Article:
Investors in another failed Floridian property, Trump Tower Tampa, put up millions in the project in 2005 believing the building was being constructed by him. Instead, they discovered it was all a sham in 2007, inadvertently from Trump, when he sued the builder for failing to pay his license fees. The investors lost their money, and finally got to hear Trump respond to allegations that he had defrauded them when they sued him. In a deposition, lawyers for the Tampa buyers asked him if he would be responsible for any shoddy construction; Trump responded that he had “no liability” because it was only a name-licensing deal. As for the investors, some of whom surrendered their life savings for what they thought was a chance to live in a Trump property, Trump said they at least dodged the collapse of the real estate market by not buying the apartments earlier.

“They were better off losing their deposit,” he said.

So said the man who now proclaims that Americans can trust him, that he cares only about their needs and their country, that he is on the side of the little guy.

Cholov Yisroel A Mitzva or Chova?

Chalav Yisrael
Halakhic texts relating to this article
Babylonian Talmud:Avodah Zarah 35b, 39b
Shulchan Aruch:Yoreh De'ah 115:1
Chalav Yisrael[1] (Hebrewחלב ישראל‎‎), common Ashkenazi pronunciation cholov Yisroel, is a halachic term which refers to all dairy products, including cheese and non-fat dry milk powder, which derive from milk that has been milked under the supervision of an observant Jew.
Cholov Yisroel sour cream sold in Canada.
According to Jewish law (halacha), milk is kosher only if it comes from a kosher species of animal (such as cows and sheep), while milk from a non-kosher species (such as horses and camels) is non-kosher.
Although it would have been exceedingly unlikely for farmers to mix the milk of non-kosher species with milk of kosher species, since it was conceivable to have a farm selling a mixture of kosher and non-kosher milk, the rabbinic authorities in talmudic times issued an injunction against the drinking of any milk whose milking was not done by, or under the supervision of, an observant Jew – such milk is alternately referred to in halachic literature as either chalav akum or chalav nochri. This prohibition was codified in the Shulchan Aruch which unequivocally forbids consumption of any milk not milked under Jewish supervision.
The first chalav Yisrael dairy farm on the East Coast of the United States, and possibly in the entire United States, was started by Isaac Balsam in 1903, and remained in business until 1955

In the USA and other countries with similar regulations

All dairy products made in the USA and countries with government regulations on milk, even when bearing a kosher symbol, are likely to be "chalav stam". Chalav stam is a classification literally translating to "plain milk," which is given to milk produced in a country where government regulations make it reasonable to assume that milk is 100% what it is labeled as (i.e. anything labeled as "milk" is 100% cows milk, goat's milk must be 100% goats milk and labeled as such, etc.). Because the supervising bodies in the United States and countries where chalav stam is acceptable impose penalties and fines on milk producers found to be in violation of this requirement, Rabbi Moshe Feinstein ruled that we can logically infer that milk produced there has not been mixed with non-kosher milk and therefore does not receive the designation of "chalav akum." Kosher certifications in such countries usually mark "chalav yisrael" in either English or Hebrew next to their kosher symbol. In Israel, kosher certifiers don’t usually mark “chalav yisrael” since it is the standard there—in fact, kosher dairy products in Israel that are not Chalav Yisrael need to be marked as such. This of course is tokenism even when marked Chalav Yisrael as almost every Dairy ( Refet) in Israel now uses extensive cheap labour that are not Jewish ....Volenteers , Tai , Filipinos, Chinese  and an increasing about of Arabs  workers .  This is also true for Refatim on the few Religious Kibbutzim and especially the Moshavim .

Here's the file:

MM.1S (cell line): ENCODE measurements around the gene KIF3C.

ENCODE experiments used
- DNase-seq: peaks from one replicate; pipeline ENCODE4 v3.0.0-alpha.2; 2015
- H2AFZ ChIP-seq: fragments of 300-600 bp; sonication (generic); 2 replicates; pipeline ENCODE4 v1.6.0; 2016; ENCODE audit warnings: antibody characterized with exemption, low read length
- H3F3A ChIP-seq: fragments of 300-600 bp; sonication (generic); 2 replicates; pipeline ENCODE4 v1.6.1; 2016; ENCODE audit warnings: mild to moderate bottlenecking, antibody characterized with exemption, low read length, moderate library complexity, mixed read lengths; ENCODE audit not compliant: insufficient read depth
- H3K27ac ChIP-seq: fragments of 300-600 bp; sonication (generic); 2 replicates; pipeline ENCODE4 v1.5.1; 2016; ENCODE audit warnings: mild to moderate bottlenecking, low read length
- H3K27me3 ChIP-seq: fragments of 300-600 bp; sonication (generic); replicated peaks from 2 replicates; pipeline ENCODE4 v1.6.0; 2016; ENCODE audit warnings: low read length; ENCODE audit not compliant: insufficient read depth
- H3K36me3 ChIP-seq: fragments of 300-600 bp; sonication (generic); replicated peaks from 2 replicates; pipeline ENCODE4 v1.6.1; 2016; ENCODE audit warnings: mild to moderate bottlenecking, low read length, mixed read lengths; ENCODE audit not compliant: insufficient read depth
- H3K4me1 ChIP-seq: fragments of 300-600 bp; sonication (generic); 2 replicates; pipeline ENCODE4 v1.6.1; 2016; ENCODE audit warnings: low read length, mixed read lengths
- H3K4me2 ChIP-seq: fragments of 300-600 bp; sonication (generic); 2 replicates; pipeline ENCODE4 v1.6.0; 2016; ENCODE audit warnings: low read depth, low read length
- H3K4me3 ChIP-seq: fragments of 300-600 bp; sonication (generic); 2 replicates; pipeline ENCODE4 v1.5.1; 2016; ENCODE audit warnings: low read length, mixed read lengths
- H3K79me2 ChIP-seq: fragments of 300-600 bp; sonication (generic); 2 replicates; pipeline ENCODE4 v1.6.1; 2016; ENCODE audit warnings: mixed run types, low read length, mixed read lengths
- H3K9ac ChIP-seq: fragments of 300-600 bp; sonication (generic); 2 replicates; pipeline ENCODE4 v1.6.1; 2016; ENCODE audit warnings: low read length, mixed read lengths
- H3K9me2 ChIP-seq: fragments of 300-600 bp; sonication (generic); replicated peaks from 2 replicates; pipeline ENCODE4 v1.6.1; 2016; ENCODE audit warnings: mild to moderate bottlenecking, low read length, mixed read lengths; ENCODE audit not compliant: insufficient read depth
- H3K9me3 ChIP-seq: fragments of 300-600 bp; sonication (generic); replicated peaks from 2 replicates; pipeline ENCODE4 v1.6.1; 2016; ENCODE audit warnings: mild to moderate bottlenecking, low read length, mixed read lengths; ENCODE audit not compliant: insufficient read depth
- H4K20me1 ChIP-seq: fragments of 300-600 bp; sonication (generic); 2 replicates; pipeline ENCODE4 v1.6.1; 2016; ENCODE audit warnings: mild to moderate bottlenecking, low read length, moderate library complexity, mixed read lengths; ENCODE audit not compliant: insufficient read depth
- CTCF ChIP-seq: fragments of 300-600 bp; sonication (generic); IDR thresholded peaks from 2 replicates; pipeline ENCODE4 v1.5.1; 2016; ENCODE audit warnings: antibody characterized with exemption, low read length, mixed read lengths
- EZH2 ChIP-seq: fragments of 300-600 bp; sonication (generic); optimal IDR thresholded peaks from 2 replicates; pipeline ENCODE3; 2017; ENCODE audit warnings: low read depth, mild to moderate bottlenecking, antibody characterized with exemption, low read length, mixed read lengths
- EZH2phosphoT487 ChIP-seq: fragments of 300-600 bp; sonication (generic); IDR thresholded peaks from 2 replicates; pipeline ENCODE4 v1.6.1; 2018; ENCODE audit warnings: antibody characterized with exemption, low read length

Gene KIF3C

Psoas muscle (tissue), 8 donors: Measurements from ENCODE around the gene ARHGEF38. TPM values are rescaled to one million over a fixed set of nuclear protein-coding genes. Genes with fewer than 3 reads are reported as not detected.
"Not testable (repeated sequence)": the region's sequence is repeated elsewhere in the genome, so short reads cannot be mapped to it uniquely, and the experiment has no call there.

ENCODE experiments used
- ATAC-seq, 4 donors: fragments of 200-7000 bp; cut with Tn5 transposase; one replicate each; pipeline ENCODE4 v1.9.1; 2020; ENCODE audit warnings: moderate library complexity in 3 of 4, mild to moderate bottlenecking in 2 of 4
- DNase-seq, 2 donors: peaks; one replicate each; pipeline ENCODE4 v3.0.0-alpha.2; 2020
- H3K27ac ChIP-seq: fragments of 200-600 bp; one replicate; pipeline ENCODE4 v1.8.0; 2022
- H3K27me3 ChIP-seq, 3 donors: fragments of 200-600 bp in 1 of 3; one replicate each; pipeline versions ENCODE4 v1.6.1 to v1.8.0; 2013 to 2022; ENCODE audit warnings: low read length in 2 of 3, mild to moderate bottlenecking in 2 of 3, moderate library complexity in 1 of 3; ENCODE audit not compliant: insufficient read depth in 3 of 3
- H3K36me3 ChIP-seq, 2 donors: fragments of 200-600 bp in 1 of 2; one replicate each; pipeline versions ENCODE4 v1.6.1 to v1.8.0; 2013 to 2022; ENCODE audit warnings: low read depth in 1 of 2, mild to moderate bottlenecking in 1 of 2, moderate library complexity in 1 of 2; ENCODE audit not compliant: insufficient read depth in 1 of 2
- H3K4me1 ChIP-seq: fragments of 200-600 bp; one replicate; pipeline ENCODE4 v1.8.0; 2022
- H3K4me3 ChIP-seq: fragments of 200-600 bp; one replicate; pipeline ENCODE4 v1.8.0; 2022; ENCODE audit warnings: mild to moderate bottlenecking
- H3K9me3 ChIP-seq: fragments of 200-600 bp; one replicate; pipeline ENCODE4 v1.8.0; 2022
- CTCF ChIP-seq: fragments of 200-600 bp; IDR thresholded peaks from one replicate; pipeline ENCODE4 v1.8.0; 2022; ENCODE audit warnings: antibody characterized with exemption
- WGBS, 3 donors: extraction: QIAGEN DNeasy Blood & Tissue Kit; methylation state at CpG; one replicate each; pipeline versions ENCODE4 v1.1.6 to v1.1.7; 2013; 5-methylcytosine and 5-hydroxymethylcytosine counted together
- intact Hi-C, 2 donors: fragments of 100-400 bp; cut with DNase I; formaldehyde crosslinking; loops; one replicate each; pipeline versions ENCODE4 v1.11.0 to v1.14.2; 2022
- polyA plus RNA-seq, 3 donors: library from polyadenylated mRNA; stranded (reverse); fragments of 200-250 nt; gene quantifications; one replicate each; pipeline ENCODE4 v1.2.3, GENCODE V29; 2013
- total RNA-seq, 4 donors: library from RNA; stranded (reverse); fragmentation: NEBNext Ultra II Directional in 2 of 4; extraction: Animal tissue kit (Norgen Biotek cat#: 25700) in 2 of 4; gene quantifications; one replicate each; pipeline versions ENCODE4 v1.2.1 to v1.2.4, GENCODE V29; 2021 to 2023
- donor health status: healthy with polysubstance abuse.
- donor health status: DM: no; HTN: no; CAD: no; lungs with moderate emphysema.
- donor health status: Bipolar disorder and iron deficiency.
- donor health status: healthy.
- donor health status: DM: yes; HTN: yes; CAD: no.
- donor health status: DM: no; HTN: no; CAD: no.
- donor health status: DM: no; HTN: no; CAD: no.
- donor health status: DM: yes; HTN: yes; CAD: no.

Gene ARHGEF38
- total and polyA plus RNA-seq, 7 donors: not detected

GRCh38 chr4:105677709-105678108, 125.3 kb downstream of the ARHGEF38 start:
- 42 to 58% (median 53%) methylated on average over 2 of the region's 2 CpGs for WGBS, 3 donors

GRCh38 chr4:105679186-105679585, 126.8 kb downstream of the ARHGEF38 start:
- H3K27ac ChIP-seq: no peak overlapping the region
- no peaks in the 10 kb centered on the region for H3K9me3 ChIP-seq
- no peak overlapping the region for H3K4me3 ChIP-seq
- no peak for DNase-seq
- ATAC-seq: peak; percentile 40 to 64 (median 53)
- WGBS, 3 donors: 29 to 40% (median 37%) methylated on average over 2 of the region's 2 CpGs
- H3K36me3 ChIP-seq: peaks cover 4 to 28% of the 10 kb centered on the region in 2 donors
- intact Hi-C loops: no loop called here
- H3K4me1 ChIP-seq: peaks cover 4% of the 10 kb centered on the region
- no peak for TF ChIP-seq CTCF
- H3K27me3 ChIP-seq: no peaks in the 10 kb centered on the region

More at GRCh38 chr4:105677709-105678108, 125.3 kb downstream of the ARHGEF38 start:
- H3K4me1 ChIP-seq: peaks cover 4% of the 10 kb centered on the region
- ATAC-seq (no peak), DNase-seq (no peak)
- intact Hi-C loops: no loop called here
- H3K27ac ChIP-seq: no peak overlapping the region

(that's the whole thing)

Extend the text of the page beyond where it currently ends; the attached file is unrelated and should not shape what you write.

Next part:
There are also Kabbalistic reasons for being strict concerning chalav Yisrael due to spiritual ramifications relating to the concept that drinking non-chalav Yisrael leads to "timtum ha-lev", a spiritual deadening of the heart.
"A chassid once came to the Alter Rebbe (Rabbi Shneur Zalman of Liadi, author of Tanya) lamenting the fact that his son-in-law was subject to periods when he would doubt his faith. The Alter Rebbe responded that the son-in-law had unwittingly consumed milk which was milked by a non-Jew, with no Jew in attendance. Though he was unaware of this fact, and though the prohibition against such milk is only of Rabbinic origin, this had so strong an effect upon him that it caused him to doubt his faith." - Chapter 8 of Lessons in Tanya with additions and explanations by Rabbi Menachem Mendel Schneerson assisted by Rabbi Yosef Wineberg .